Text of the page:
Published: Sun, April 22, 2018
Health Care | By Oscar Goodwin

U.S. customers advised to throw away romaine lettuce amid E. coli outbreak

U.S. customers advised to throw away romaine lettuce amid E. coli outbreak

No romaine lettuce, in any form, grown in the Yuma, Arizona, area is completely safe from E. coli, federal officials warn as the disease outbreak grows to affect more than 50 people nationwide.

An E. coli outbreak stemming from romaine lettuce has affected 53 people across 16 states, according to CNN.

The US Centers for Disease Control and Prevention (CDC) has issued a new consumer advisory: do not buy or eat romaine lettuce, unless you can confirm that it does not come from Yuma, AZ. "If you do not know if the lettuce is romaine, do not eat it and throw it away".

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The first reports of illness in March were linked only to chopped romaine lettuce.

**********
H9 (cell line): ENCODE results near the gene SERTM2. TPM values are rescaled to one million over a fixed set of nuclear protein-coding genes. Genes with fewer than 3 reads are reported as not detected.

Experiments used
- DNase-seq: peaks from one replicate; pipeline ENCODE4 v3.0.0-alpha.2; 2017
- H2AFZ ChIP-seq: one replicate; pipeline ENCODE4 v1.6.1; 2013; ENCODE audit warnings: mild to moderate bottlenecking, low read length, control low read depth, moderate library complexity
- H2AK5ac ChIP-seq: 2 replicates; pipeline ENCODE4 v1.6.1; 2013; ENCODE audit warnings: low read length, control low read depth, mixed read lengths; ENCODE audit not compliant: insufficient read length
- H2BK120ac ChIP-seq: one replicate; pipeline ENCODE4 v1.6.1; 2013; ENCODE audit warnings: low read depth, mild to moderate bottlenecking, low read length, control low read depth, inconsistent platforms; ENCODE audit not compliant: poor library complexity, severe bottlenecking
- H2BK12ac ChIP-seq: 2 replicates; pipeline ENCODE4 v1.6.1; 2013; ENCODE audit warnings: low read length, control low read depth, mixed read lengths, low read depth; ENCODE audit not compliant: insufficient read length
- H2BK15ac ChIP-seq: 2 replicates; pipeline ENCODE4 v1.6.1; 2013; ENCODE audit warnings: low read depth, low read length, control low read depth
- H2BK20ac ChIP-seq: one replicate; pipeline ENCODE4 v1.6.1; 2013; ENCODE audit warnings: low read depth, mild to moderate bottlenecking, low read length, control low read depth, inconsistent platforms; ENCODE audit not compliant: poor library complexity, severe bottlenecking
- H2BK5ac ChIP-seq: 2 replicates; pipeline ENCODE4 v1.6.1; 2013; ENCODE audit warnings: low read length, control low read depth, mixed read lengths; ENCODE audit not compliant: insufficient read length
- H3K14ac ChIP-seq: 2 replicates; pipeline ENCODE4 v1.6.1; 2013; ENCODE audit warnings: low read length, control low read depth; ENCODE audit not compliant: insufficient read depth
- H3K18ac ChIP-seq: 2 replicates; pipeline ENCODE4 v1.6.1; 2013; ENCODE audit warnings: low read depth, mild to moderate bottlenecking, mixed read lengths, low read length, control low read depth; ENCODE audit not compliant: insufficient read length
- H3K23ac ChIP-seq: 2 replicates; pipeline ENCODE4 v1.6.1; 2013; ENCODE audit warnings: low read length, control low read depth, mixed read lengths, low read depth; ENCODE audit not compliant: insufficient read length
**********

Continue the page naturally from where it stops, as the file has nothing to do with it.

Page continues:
"HUDS purchases all its produce through Costa Fruit & Produce in Chelsea, MA", she added.

At that time, ill people were not reporting whole heads or hearts of romaine.

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Friday broadened a health-related warning regarding infected lettuce, pointing out individuals ought to stay clear of full heads as well as hearts of romaine lettuce which could have originated from the Yuma area of Arizona. Ill people in Alaska reported eating lettuce from whole heads of romaine lettuce from the Yuma, Arizona growing region. The CDC has yet to narrow down the contaminated lettuce to a particular brand, common grower, supplier, or distributor.

The FDA is continuing to investigate this outbreak and will share more information as it becomes available. Symptoms of infection include bad stomach cramps, diarrhea (often bloody) and vomiting. More serious infections may lead to complications including a type of kidney failure called hemolytic uremic syndrome, according to the CDC.

Other E. coli cases included in the outbreak have occurred in Arizona, California, Connecticut, Idaho, Illinois, Louisiana, Michigan, Missouri, Montana, New York, Ohio, Virginia and Washington, according to the CDC.

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